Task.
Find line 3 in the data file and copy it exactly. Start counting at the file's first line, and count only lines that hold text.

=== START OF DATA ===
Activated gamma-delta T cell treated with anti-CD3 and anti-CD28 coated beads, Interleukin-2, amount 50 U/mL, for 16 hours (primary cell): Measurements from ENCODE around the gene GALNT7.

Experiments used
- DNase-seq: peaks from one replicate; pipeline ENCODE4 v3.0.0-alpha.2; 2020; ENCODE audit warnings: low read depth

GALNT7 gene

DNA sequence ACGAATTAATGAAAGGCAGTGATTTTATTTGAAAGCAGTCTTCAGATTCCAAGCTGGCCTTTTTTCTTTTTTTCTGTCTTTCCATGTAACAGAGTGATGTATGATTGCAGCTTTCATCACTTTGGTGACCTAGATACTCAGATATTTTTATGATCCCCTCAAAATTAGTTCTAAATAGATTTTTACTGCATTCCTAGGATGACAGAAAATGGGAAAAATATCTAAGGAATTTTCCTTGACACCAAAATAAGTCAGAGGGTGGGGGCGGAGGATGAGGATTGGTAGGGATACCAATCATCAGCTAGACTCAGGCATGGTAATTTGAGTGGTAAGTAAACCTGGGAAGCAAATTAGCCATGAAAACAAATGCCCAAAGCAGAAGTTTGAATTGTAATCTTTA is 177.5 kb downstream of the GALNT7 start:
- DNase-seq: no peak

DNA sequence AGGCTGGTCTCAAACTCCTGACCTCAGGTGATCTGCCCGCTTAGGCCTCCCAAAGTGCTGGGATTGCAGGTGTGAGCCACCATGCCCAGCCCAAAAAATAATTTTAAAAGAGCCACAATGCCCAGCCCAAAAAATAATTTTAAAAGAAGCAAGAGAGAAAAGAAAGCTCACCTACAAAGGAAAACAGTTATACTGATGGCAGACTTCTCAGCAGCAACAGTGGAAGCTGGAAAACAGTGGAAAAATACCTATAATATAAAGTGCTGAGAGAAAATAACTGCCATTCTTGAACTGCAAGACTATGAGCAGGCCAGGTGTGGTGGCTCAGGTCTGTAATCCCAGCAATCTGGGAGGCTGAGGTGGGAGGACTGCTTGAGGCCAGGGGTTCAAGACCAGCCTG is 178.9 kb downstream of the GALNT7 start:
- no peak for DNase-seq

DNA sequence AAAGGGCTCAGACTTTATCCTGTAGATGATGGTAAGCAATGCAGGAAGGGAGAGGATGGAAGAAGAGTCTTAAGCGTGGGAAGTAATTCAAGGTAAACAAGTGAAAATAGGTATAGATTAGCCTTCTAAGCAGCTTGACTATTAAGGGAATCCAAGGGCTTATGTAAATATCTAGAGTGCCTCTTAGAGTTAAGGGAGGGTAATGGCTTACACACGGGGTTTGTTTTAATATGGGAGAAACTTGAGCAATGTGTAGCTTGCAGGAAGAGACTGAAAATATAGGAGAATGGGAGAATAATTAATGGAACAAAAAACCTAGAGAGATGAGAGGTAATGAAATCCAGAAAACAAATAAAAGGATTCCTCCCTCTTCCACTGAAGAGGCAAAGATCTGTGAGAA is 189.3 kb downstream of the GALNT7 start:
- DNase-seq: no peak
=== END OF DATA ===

- DNase-seq: peaks from one replicate; pipeline ENCODE4 v3.0.0-alpha.2; 2020; ENCODE audit warnings: low read depth